Benefits are an integral part of workplace culture. What they are and how they're handled speaks volumes to employees about the value placed on them and their work. The challenge is, how do we adapt that culture as our demographics change?
Last month I looked at how different generations in the workplace pose a challenge for employers when it comes to providing benefits that really fit the workforce. This month we're looking at how you can practically futureproof your benefits strategy to fit the needs of those different generations.
The starting point for any benefits strategy is always to look at what the benefits should achieve, and to ensure they cater to the actual people they're designed for. This may seem obvious, I know, but every business is different.
For this purpose, broad analysis of generations trends is not going to be sufficient. Not everyone born into an era will necessarily exhibit the 'typical' behaviours of their generation. You need a good handle on what the people who work for you need and want. Here are some thoughts around finding that out.
Whether focus groups, team discussions, feedback in 121s or an online survey, hearing the views of the people you're providing benefits for is vital. Do they know what benefits they have? Are they using them? What do they value, and what don't they value? How are they accessing the benefits? Are they accessing them at all? Some of these questions may be a bit scary to ask, but we all have to start somewhere!
At this point you need to overlay the results from your workshops and conversations against your generational analysis. Is what should be happening or what you thought was happening with your benefits actually borne out in the data?
You may be expecting poor levels of engagement with the company pension plan, yet your research shows that takeup amongst Gen Y is above average while Gen X, who should really be on top of this, are either paying minimum levels or, even worse, opting out! You won't know until you work through the data, and it's from there that you can take an informed view.
Once you've done your research, and even gone back to recheck or dive deeper into the info you've gathered, you'll be in a better position to spend your time and money more wisely. We often encourage clients to develop a reward calendar for the next 12-18 months so that you have a joined up plan and there is something for everyone.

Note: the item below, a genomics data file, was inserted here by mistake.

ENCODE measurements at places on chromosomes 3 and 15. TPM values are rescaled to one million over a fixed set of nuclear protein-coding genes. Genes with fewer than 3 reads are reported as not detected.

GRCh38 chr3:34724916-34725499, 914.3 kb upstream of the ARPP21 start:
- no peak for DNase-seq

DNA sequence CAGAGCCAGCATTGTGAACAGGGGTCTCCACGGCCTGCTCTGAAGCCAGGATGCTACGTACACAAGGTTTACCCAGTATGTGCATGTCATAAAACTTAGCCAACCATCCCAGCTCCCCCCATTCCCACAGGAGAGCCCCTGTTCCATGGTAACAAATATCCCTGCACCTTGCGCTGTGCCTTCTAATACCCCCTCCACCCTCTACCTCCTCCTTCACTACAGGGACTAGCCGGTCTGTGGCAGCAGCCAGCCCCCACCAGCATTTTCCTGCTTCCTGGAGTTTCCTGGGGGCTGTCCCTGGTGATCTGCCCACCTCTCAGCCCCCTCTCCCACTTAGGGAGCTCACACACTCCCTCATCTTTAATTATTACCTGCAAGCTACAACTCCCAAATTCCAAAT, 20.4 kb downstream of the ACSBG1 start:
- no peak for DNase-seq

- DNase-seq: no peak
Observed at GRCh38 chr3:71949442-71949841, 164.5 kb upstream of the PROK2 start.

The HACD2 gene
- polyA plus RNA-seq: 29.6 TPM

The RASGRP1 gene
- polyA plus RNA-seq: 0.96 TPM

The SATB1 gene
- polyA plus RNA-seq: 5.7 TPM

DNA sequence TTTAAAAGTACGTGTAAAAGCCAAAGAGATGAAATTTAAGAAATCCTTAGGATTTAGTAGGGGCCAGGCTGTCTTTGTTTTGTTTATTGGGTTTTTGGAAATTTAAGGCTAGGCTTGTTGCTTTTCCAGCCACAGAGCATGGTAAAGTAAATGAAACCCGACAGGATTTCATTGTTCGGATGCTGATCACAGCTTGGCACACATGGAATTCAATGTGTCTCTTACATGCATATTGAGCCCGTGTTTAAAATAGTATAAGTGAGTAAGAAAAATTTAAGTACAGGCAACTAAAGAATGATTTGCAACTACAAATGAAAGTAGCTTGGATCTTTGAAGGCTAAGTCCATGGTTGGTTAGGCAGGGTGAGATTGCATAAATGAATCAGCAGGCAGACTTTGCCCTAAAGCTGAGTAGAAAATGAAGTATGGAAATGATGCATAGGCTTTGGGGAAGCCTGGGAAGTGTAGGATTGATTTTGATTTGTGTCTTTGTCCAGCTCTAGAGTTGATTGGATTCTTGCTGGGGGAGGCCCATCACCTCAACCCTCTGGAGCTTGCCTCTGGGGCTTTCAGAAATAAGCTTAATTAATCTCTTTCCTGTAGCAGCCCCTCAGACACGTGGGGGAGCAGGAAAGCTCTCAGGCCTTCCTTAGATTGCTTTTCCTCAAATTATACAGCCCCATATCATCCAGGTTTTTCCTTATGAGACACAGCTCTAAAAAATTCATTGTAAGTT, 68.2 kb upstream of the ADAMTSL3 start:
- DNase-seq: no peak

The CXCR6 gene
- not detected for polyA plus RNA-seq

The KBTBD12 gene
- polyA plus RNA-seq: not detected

Workplace demographics do matter, but not always in the way we expect. The age span of generational groups is a moveable feast, and while they give some indication of likely life stages, there are a lot of other factors at play.
Pitching your benefits as lifestyle-related may be more successful than aiming them at certain age groups. Where your benefits are onllne this is much easier to do, as your employees have greater control over what info they access, when they access it, and the choices available to them. You can tie in your promotional campaigns for the benefits with your wider approach say to wellbeing or financial education, making the lifestyle value of the benefit more obvious.
Part of your research should always consider how employees want to receive information about benefits. Do they want to see this at work or would they prefer to consider it while at home? Or is the ideal scenario ongoing access regardless of location?
It's so easy to concentrate on the benefits or products, yet the communication and education around these is arguably the most important part. Amongst our clients we are seeing more and more investment in communication within working areas, the spots where people come together either at lunchtime or just to grab a quick coffee. Perhaps this is a result of technology overload - dare I say it, the best way to promote benefits is to just get out there and have a good old-fashioned conversation!
Generational differences don't have to be viewed as a problem to solve, but an opportunity for difference experience, skills and knowledge to be put into the pot. Good employers know that each person brings value, and that keeping employees on board and engaged is vital for business success. This is where benefits strategy has an important role to play, and it starts with taking a good look at what will truly engage your employees. After all, that's who the benefits are for.
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Please note: This blog provides generic information and is the opinion of the author. It is not intended to be specific to the individual and/or firm and should not be constituted as advice.